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N Scale - Con-Cor - 001-04341R - Passenger Car, Lightweight, Budd, Slumbercoach - New York Central

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N Scale - Con-Cor - 001-04341R - Passenger Car, Lightweight, Budd, Slumbercoach - New York Central Image Courtesy Roadrailer


N Scale - Con-Cor - 001-04341R - Passenger Car, Lightweight, Budd, Slumbercoach - New York Central


Production Type Regular Production
Stock Number 001-04341R
Original Retail Price $5.75
Brand Con-Cor
Manufacturer Con-Cor
Body Style Con-Cor Passenger Corrugated 85 Foot Slumbercoach
Prototype Passenger Car, Lightweight, Budd, Slumbercoach (Details)
Road or Company Name New York Central (Details)
Paint Color(s) Two Tone Gray with Black Roof
Print Color(s) White
Coupler Type Rapido Hook
Coupler Mount Truck-Mount
Wheel Type Injection Molded Plastic
Wheel Profile Small Flange (Low Profile)
Body Material Plastic
Release Date 1979-01-01
Item Category Passenger Cars
Model Type Lightweight/Streamlined
Model Subtype Budd
Model Variety 85 Foot Corrugated Slumbercoach
Prototype Region North America
Prototype Era Era III: Transition (1939 - 1957)
Years Produced 1956-1959
Scale 1/160


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Prototype History:
The Slumbercoach is an 85-foot-long, 24 single room, eight double room streamlined sleeping car. Built in 1956 by the Budd Company for the Chicago, Burlington and Quincy Railroad for service on the Denver Zephyr, subsequent orders were placed in 1958 and 1959 by the Baltimore and Ohio Railroad and Missouri Pacific Railroad for the Texas Eagle/National Limited, then in 1959 by the Northern Pacific Railway for its North Coast Limited and also the New York Central Railroad for use on the 20th Century Limited.

The Slumbercoach, in economic terms, was part of the American railways’ attempt, in the 1950s, to recapture market share lost to airlines, buses and the automobile by providing upgraded accommodations for non-first class passengers. Demand for private accommodation (bedrooms and roomettes) remained high, while demand for the traditional Pullman open section was declining. Other types of economy sleeping car did not have the capacity of the Slumbercoach: sixteen duplex roomette-four double bedroom car slept only 24, while the traditional sixteen section tourist Pullman slept 32. Thus, the Slumbercoach, sleeping 40, allowed railways to offer coach passengers private sleeping car accommodation at little more than coach fare. In its first year of using Slumbercoaches on the North Coast Limited, the Northern Pacific Railway averaged a 27 (out of 32 available) room occupancy rate, and a 34 (out of 40 at full capacity) passenger occupancy rate." From Wikipedia

Road Name History:
The New York Central Railroad (reporting mark NYC), known simply as the New York Central in its publicity, was a railroad operating in the Northeastern United States. Headquartered in New York City, the railroad served most of the Northeast, including extensive trackage in the states of New York, Pennsylvania, Ohio, Michigan, Indiana, Illinois, and Massachusetts, plus additional trackage in the Canadian provinces of Ontario and Quebec.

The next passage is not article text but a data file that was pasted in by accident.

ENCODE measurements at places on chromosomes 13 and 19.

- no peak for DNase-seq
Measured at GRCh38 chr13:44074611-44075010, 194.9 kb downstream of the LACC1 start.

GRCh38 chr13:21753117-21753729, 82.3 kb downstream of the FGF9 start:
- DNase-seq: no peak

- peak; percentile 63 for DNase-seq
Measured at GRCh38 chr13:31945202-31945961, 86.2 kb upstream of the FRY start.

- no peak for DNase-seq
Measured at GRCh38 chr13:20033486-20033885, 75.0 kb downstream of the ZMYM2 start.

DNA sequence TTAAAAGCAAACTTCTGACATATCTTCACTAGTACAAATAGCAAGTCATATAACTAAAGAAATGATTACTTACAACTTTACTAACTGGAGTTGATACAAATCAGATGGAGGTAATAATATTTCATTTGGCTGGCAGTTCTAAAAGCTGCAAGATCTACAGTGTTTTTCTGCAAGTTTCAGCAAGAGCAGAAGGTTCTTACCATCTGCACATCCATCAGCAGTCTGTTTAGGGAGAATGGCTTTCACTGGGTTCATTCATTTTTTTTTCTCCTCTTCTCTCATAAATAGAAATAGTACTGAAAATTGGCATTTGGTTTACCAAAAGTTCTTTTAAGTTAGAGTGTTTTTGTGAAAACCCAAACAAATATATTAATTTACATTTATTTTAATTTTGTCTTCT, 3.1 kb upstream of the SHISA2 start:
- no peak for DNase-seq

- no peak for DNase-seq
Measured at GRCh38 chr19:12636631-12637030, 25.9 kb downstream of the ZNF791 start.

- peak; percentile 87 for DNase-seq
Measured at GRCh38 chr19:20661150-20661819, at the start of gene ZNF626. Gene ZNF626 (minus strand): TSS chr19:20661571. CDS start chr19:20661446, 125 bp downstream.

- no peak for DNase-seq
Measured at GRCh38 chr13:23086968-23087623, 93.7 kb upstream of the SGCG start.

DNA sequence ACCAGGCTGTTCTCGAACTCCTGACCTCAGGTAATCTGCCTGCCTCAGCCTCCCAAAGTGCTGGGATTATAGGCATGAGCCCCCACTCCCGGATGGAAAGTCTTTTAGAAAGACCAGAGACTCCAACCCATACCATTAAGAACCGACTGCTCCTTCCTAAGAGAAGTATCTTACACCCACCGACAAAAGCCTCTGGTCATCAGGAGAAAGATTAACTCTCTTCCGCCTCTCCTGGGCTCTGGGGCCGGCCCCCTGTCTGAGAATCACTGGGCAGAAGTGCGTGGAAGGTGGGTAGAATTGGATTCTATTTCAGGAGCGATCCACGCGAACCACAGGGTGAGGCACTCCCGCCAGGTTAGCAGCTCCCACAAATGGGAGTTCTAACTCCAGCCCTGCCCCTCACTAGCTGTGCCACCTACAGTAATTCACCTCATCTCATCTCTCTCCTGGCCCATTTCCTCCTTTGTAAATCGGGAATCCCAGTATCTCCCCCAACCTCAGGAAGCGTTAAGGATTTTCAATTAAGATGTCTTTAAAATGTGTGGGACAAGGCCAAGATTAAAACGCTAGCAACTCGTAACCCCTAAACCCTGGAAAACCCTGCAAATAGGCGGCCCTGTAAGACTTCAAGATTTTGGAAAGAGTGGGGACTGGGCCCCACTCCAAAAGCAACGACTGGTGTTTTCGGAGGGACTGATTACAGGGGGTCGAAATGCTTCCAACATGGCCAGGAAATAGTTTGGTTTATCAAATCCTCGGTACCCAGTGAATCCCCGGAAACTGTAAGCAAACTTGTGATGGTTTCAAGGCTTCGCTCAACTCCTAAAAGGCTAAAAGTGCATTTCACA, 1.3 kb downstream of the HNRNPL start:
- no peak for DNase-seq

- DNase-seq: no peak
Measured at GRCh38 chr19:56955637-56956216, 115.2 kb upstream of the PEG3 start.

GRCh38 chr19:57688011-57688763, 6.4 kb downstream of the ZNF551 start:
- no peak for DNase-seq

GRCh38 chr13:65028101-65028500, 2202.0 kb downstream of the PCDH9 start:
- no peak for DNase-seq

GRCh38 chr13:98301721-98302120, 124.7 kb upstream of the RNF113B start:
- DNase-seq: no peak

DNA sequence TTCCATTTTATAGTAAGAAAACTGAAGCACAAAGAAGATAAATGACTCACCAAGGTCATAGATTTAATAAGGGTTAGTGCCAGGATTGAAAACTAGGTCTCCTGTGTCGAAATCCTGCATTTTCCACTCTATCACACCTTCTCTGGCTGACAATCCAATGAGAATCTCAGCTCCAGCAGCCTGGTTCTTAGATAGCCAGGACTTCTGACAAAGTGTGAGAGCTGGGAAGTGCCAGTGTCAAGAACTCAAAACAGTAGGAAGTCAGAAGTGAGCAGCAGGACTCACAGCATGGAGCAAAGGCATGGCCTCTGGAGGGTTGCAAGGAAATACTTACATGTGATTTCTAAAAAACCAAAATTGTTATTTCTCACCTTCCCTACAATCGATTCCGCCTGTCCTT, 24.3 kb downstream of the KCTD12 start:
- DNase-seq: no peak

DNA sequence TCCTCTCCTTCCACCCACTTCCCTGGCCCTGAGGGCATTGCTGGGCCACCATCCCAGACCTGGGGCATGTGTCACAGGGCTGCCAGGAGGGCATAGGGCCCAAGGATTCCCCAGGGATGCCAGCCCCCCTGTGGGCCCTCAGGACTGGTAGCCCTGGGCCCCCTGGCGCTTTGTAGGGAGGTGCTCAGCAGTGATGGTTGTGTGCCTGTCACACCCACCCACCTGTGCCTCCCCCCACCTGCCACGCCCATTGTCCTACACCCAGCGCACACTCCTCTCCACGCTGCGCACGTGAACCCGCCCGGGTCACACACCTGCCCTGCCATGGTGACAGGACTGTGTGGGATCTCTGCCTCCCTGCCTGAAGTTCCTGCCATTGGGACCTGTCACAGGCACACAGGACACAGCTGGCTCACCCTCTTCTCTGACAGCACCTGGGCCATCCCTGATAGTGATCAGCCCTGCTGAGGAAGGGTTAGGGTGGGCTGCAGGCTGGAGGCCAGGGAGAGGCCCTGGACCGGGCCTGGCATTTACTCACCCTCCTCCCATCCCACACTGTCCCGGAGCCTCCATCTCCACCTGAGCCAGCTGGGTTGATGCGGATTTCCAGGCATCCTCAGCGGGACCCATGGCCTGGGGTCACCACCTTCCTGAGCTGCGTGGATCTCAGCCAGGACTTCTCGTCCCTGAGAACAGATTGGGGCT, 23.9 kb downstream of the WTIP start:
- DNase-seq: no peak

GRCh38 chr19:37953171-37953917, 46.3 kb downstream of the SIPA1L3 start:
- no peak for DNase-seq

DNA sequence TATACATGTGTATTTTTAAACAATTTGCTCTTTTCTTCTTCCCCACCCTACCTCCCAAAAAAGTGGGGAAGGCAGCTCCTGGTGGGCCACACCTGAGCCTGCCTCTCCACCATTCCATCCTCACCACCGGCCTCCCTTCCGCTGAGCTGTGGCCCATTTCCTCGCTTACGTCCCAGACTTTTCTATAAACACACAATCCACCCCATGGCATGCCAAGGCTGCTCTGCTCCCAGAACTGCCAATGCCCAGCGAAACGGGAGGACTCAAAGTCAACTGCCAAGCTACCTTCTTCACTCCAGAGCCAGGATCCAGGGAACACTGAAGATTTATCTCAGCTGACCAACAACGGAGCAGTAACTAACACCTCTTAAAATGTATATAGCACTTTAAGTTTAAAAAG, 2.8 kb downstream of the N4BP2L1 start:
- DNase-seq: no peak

The railroad primarily connected greater New York and Boston in the east with Chicago and St.Louis in the midwest along with the intermediate cities of Albany, Buffalo, Cleveland, Cincinnati, and Detroit. NYC's Grand Central Terminal in New York City is one of its best known extant landmarks.

In 1968 the NYC merged with its former rival, the Pennsylvania Railroad, to form Penn Central (the New York, New Haven and Hartford Railroad joined in 1969). That company went bankrupt in 1970 and was taken over by the federal government and merged into Conrail in 1976. Conrail was broken up in 1998, and portions of its system was transferred to the newly formed New York Central Lines LLC, a subsidiary leased to and eventually absorbed by CSX and Norfolk Southern. Those companies' lines included the original New York Central main line, but outside that area it included lines that were never part of the New York Central system. CSX was able to take one of the most important main lines in the nation, which runs from New York City and Boston to Cleveland, Ohio, as part of the Water Level Route, while Norfolk Southern gained the Cleveland, Ohio to Chicago, Illinois portion of the line called the Chicago line.

At the end of 1925, the New York Central System operated 11,584 miles (18,643 km) of road and 26,395 miles (42,479 km) of track; at the end of 1967 the mileages were 9,696 miles (15,604 km) and 18,454 miles (29,699 km).

Read more on Wikipedia.

Brand/Importer Information:
Con-Cor has been in business since 1962. Many things have changed over time as originally they were a complete manufacturing operation in the USA and at one time had upwards of 45 employees. They not only designed the models,but they also built their own molds, did injection molding, painting, printing and packaging on their models.

Currently, most of their manufacturing has been moved overseas and now they import 90% of their products as totally finished goods, or in finished components. They only do some incidental manufacturing today within the USA.




Item created by: RoadRailer on 2018-09-13 15:58:57. Last edited by gdm on 2018-09-13 16:08:56

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